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From Middle English muddy; equivalent to mud +‎ -y.


  • IPA(key): [ˈmʌdi]
  • (file)
  • Rhymes: -ʌdi


muddy (comparative muddier, superlative muddiest)

  1. Covered with or full of mud or wet soil.
    He slogged across the muddy field.
    Take off your muddy boots before you come inside.
  2. With mud or other sediment brought into suspension, turbid.
    The previously limpid water was now muddy as a result of the epic struggle.
  3. Not clear; mixed up or blurry.
    The picture is decent, but the sound is muddy.
  4. Confused; stupid; incoherent; vague.
  5. (euphemistic) Soiled with feces.


Derived terms[edit]



muddy (third-person singular simple present muddies, present participle muddying, simple past and past participle muddied)

  1. (transitive) To get mud on (something).
    If you muddy your shoes don’t wear them inside.
  2. (transitive) To make a mess of, or create confusion with regard to; to muddle.
    The discussion only muddied their understanding of the subject.
    • 2014, Steve Rose, "Dawn of the Planet of the Apes: a primate scream - first look review", The Guardian, 1 July 2014:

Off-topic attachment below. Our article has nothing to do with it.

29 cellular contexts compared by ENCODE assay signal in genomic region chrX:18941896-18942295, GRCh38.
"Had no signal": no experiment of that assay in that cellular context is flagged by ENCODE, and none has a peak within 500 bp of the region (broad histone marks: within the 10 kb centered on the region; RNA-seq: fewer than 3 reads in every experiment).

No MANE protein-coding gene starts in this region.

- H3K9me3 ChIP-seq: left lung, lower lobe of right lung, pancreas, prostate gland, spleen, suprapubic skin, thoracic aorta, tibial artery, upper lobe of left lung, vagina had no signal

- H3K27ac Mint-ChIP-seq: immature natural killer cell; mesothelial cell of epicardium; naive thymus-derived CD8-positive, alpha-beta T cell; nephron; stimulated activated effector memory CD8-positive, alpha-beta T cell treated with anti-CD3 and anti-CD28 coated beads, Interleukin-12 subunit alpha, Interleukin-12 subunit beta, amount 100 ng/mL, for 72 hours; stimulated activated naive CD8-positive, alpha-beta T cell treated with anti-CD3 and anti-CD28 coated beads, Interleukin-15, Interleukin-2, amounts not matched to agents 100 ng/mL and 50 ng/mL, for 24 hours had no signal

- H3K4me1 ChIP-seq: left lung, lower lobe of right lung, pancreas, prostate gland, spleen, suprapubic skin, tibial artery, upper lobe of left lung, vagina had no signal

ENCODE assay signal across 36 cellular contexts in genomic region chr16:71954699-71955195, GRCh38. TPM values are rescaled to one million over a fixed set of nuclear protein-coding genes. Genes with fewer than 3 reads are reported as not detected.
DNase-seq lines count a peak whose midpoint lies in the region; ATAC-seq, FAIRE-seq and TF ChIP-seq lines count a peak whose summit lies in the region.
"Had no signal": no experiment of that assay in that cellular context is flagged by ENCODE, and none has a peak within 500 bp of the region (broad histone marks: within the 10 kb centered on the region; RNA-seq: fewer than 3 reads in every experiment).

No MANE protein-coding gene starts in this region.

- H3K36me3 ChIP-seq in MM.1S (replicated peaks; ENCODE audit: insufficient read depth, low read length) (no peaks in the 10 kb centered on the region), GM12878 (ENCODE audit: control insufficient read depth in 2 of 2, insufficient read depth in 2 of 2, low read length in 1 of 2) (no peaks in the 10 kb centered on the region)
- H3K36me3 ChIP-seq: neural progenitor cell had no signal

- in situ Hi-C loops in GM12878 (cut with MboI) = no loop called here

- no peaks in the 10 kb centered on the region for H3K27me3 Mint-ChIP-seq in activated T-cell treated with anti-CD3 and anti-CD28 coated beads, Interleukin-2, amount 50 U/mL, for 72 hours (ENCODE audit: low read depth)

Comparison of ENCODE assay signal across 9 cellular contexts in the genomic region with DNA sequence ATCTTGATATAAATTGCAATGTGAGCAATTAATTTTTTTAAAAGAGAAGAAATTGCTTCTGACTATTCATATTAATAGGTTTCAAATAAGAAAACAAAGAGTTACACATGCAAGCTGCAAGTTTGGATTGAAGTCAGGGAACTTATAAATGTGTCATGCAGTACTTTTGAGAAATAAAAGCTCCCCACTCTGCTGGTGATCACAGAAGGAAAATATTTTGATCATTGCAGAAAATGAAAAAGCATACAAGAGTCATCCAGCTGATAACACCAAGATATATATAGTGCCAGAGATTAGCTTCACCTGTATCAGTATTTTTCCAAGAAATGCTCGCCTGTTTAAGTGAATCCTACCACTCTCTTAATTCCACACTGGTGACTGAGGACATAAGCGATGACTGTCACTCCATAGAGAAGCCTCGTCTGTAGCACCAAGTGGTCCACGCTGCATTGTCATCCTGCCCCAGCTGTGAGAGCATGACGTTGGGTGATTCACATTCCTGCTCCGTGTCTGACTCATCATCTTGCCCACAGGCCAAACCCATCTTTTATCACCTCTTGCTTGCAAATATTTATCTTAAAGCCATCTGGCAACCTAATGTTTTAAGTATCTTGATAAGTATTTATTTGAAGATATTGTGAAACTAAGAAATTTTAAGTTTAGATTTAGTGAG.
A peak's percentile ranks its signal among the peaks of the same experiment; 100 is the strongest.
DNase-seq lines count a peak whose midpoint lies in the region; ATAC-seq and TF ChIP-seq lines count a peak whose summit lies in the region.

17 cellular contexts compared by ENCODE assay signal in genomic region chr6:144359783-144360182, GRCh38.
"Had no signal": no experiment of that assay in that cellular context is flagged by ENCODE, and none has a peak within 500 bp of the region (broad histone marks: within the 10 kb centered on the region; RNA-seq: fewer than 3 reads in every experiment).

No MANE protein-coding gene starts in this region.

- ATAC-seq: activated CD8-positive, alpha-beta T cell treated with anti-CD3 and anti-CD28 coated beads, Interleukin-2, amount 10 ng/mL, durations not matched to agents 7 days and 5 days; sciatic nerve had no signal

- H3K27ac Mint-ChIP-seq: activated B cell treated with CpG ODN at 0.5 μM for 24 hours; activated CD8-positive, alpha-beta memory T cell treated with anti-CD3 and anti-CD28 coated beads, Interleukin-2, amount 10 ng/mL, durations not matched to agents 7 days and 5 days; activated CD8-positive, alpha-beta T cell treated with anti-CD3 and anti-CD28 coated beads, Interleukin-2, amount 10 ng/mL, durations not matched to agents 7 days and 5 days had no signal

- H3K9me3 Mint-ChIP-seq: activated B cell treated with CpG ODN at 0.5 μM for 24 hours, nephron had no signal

As the humans establish tentative bonds with their evolutionary cousins, the inter-species waters start to muddy.
    • 2019 April 28, Alex McLevy, “Game Of Thrones Suffers the Fog of War in the Battle against the Dead (Newbies)”, in The A.V. Club[1], archived from the original on 31 May 2021:
      It may have been effective at conveying the confusion of the situation, but it didn’t make for terribly thrilling scenes. The blurry camerawork (quite literally at times) and rapid-fire editing meant that exchanges of blows that should have been viscerally thrilling were often muddied, good for capturing the mood but not much fun to watch.
  3. To mute of color.
    The addition of the second batch of paint muddied the bright colors to a dull and washed look.

Derived terms[edit]